WebEx and the Dunning-Kruger Effect
Have you ever heard of the Dunning-Kruger Effect? The following working definition comes to us courtesy of Wikipedia:
The Dunning–Kruger effect is a cognitive bias in which unskilled people make poor decisions and reach erroneous conclusions, but their incompetence denies them the metacognitive ability to appreciate their mistakes. The unskilled therefore suffer from illusory superiority, rating their ability as above average, much higher than it actually is, while the highly skilled underrate their own abilities, suffering from illusory inferiority.
In my professional experience, most organizations' "pain points" with WebEx Meeting Center can be explained by a healthy combination of the following factors:
- Lack of training. Has your organization provided you with any education as to how to use WebEx Meeting Center? Or, more likely, are employees expected simply to somehow, by osmosis perhaps, "know how to use it"?
- Lack of self-awareness. This lack I speak of is an institutional dearth of self-awareness. If an organization wanting to leverage WebEx technologies realizes with clarity how much time it is wasting in bumbling around with the software itself, then this should inspire the decision-makers within those organizations to provide adequate training resources to all involved parties.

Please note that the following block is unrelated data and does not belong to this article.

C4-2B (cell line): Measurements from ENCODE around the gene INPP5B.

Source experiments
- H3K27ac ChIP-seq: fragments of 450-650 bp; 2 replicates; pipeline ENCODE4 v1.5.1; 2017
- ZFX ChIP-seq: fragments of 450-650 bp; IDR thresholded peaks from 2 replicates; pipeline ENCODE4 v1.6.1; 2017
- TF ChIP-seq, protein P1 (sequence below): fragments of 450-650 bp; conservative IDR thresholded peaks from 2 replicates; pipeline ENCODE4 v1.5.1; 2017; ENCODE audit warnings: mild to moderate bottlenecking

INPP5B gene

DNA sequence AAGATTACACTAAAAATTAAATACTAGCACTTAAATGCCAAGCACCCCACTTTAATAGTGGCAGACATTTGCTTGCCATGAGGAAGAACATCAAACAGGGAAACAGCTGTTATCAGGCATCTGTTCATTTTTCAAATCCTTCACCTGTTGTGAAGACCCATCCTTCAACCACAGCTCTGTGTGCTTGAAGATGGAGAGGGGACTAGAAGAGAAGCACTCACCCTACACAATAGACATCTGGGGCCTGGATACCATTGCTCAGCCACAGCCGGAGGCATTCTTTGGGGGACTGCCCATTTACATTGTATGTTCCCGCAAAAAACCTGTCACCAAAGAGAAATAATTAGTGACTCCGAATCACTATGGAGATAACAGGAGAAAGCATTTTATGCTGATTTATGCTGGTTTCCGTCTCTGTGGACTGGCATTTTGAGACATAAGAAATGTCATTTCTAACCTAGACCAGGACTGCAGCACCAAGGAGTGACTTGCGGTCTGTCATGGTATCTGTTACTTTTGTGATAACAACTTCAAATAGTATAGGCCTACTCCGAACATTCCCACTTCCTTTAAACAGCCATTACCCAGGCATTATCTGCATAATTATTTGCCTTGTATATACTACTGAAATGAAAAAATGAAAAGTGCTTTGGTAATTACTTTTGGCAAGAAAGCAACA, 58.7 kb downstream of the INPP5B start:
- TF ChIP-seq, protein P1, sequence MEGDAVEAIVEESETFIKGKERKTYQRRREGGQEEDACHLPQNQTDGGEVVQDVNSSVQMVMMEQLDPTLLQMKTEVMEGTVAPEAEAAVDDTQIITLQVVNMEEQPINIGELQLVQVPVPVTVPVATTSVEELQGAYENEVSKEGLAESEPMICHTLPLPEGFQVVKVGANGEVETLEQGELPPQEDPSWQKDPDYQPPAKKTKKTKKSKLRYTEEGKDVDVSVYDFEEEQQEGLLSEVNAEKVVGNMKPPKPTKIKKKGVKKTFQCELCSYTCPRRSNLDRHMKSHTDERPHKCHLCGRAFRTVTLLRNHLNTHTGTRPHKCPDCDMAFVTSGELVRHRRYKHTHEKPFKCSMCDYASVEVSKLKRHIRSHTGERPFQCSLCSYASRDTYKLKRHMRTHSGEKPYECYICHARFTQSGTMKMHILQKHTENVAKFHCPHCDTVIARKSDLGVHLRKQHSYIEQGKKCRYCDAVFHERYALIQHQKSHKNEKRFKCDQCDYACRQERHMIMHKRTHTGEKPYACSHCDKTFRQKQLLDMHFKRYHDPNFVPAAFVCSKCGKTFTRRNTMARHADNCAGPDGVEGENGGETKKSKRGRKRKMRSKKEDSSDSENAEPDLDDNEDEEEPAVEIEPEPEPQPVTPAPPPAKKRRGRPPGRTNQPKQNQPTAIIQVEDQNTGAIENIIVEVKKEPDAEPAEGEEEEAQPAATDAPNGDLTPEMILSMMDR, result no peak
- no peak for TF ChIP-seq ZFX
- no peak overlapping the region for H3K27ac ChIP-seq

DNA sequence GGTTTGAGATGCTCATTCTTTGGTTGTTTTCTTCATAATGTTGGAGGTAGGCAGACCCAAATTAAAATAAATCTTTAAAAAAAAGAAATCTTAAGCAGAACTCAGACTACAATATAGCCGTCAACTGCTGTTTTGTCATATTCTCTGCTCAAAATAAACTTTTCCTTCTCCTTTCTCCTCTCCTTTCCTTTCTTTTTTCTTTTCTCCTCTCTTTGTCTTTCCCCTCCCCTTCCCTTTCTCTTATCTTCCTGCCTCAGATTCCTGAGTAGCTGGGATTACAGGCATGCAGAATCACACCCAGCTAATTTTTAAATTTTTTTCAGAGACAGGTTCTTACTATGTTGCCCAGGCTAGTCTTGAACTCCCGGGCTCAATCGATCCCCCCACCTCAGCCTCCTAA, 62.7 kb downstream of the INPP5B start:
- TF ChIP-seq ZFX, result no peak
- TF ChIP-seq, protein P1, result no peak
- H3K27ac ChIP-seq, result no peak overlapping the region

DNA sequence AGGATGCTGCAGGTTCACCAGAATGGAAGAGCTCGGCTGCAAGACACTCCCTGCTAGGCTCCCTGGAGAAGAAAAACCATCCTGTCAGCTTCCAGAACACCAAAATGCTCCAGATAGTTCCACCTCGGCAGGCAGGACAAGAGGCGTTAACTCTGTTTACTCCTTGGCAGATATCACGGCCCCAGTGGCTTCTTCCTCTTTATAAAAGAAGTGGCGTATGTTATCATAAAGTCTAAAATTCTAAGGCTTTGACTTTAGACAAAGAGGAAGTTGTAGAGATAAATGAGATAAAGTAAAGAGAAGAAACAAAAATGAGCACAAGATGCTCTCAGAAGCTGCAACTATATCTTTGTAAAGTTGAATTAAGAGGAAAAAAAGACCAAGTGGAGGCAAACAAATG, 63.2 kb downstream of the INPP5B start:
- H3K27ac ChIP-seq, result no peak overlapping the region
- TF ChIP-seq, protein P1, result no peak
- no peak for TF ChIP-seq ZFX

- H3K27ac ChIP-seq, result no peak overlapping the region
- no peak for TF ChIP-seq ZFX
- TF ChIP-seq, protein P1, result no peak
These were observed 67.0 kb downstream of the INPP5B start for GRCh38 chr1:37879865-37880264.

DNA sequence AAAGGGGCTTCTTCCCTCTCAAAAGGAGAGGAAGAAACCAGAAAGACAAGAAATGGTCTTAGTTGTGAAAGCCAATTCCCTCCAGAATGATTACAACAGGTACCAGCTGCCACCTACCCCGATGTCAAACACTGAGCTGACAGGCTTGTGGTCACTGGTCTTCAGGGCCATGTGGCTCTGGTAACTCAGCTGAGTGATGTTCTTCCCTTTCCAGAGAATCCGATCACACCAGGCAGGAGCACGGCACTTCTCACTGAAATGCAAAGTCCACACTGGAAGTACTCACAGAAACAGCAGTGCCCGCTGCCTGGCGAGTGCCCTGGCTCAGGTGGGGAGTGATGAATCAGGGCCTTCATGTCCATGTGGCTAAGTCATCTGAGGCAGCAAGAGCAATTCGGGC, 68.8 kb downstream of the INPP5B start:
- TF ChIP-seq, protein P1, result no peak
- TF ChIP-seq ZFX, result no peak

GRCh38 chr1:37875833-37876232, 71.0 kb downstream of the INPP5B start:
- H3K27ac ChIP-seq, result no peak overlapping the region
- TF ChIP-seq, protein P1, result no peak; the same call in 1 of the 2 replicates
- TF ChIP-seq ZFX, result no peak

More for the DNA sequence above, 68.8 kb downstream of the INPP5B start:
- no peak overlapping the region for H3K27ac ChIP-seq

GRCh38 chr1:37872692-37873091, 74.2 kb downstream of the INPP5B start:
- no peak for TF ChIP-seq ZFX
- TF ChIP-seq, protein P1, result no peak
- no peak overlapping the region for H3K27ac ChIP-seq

Where to Go from Here
I think I've made the point that I strongly feel that institutional self-awareness and education represent the answer to most organization's WebEx Meeting Center woes. To be sure, Cisco makes user documentation available in all organizational WebEx portals. However, in my experience these documentation links are difficult to find, especially when the "heat is on" and your meeting is scant minutes away; and the literature tends to be heavy on "marketingspeak" and light on content.
By contrast, would you consider the purchase of a Que book called Using WebEx Meeting Center? Would it make a difference to you if said book included a DVD chock-full of videos that demonstrated the common WebEx tasks discussed therein?
Please let us know in the comments portion of this article; we look forward to receiving your feedback.